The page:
To evaluate the possible cardiogenic cause of ICH, echocardiography was performed revealing no clue for the embolic source of hemorrhage. Surgical pathology report of the skin lesions was consistent with the possibility of vasculopathic processes. Based on the observed signs and symptoms, the patient was diagnosed with SS and received conservative treatment. One month after discharge, significant improvement was reported in the patient.
After UAE, vaginal examination was performed by gynecologists to confirm control of bleeding. She was discharged 3 days after UAE procedure. At 6 months follow-up, she had regular menstruation without any symptoms of severe vaginal bleeding.
SS is a vasculopathy associated with skin lesions, which was first detected by a dermatologist who reported LR in a patient with multiple ischemic strokes (2). Despite the unknown etiology of SS, it has been established that the syndrome affects the small- and medium-sized arteries. SS is of three types; in the first type, there is no causative factors, while the second type is attributed to antiphospholipid antibodies, and the third type is the systemic lupus erythematosus, which is associated with the presence or absence of antiphospholipid antibodies (1,2,5,7,12).
Several studies have suggested that SS is inherited in an autosomal dominant pattern (13-15). The syndrome is a type of vasculitis presenting with skin lesions and neurological disorders. The lesions include deep blue skin discoloration with irregular margins (LR). Almost in all the cases, SS presents with the ischemic events of the cerebrovascular system, giving rise to headaches (85%), transient ischemic attacks, visual field defects, cognitive impairment and psychiatric problems, hemiplegia, hemianopia, dysarthria, central facial paralysis, seizures, myelopathy, and encephalopathy. Despite the ischemic events, hemorrhagic cerebral accidents are relatively unusual in SS (1,2,4,6,9,10).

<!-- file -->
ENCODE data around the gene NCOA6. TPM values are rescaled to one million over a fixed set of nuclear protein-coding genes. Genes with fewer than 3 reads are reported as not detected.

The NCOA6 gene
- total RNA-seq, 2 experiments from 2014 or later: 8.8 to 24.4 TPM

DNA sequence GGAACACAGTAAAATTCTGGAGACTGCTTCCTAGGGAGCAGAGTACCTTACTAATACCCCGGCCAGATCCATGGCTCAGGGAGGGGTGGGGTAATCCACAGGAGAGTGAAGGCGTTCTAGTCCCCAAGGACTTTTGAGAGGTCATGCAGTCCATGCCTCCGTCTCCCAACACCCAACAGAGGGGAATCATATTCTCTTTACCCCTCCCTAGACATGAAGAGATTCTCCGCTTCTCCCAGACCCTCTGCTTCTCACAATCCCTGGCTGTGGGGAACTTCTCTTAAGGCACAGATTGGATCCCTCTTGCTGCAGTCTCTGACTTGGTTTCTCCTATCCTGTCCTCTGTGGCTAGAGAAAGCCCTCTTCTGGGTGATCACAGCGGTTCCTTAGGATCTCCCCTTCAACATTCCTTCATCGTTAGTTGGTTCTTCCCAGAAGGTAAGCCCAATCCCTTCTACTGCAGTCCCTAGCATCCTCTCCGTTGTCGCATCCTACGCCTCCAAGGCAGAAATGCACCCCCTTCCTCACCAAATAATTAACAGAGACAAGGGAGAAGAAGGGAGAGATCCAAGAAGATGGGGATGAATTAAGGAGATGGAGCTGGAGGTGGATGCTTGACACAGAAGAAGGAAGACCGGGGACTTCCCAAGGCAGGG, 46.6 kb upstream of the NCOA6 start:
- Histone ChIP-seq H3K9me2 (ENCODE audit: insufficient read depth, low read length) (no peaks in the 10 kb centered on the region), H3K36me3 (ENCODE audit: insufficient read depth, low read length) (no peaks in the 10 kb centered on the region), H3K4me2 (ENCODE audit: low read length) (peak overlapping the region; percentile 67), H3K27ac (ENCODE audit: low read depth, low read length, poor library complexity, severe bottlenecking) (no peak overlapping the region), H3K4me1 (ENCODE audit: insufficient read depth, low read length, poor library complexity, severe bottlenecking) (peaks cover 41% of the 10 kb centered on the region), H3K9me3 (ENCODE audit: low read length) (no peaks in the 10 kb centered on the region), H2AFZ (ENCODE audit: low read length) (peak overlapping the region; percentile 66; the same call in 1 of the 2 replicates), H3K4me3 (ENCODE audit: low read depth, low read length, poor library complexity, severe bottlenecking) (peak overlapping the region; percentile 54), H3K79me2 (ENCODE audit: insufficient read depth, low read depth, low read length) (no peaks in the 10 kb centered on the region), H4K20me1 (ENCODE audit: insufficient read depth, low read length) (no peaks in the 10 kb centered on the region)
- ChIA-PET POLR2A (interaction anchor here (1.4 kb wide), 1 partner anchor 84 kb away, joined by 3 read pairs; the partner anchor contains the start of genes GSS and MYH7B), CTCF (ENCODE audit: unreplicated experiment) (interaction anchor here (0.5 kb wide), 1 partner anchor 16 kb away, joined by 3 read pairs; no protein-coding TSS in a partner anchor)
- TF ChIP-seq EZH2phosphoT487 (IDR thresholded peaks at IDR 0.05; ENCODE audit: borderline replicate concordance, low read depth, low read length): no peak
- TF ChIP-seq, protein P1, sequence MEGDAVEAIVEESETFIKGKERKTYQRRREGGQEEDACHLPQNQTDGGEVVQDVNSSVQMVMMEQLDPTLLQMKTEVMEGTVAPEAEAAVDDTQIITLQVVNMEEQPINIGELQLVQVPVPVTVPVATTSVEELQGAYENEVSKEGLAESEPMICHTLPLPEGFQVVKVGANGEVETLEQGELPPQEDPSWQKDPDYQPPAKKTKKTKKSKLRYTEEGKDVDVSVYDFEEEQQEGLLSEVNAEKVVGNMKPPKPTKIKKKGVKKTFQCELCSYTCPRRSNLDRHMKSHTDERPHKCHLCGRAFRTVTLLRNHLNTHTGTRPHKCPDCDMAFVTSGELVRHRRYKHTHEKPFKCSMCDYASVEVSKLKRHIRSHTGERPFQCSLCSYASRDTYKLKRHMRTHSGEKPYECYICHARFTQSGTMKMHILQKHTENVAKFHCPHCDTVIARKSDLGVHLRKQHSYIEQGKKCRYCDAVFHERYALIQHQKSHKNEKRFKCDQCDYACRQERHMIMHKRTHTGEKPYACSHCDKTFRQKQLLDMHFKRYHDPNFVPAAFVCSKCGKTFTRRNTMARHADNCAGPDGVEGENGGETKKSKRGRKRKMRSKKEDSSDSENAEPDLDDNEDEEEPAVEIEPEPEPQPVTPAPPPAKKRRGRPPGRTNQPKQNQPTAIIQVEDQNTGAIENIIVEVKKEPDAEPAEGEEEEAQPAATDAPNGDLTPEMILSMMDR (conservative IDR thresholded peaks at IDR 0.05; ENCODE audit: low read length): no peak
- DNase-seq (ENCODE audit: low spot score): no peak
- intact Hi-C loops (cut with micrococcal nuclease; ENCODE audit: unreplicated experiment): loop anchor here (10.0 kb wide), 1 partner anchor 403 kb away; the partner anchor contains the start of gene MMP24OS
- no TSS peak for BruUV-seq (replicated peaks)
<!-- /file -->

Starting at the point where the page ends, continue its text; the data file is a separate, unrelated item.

SS could also involve the other systems and present with other symptoms than skin and neurological disorders. For instance, SS might affect the cardiovascular system and lead to valvular cardiac problems, especially mitral valve thickening and hypertension (1,10). Moreover, this syndrome may impair the renal function (1) or occlude the central retinal artery and central retinal vein, with subsequent retinal neovascularization (16,17).
Although SS often presents with ischemic cerebrovascular events, our case was a woman who developed hemorrhagic stroke. In addition, she had LR during hospitalization and at the time of ICH occurrence. Some reports confirm the simultaneous incidence of stroke and LR in the patients with SS (1).
As mentioned earlier, SS has various types with or without antiphospholipid antibodies (1,2). Our case showed no associations with these antibodies as the results of investigating the antiphospholipid antibodies were negative twice. Furthermore, there was no evidence of cardiac or renal involvement in the physical and laboratory examinations of the patient. Also, biopsy of the skin lesions was non-specific histologically. In the literature, some reports are focused on the non-specific laboratory findings in SS, which is similar to the patient in the current study. On the other hand, SS diagnosis has mostly been based on the clinical symptoms and complementary paraclinical investigations to document the disease (18).
Inspite of most previous reports, which indicate ischemic stroke as an usual central nervous system manifestation, SS could be presented with hemorrhagic stroke even in the initial phase of presentation.
Hereby, we extend our gratitude to the Center for the Development of Clinical Research at Nemazee Hospital for the support of this research project. We would also like to thank Dr. Nasrin Shokrpour for the editorial assistance.
Conflict of Interest
The authors declare no conflict of interest.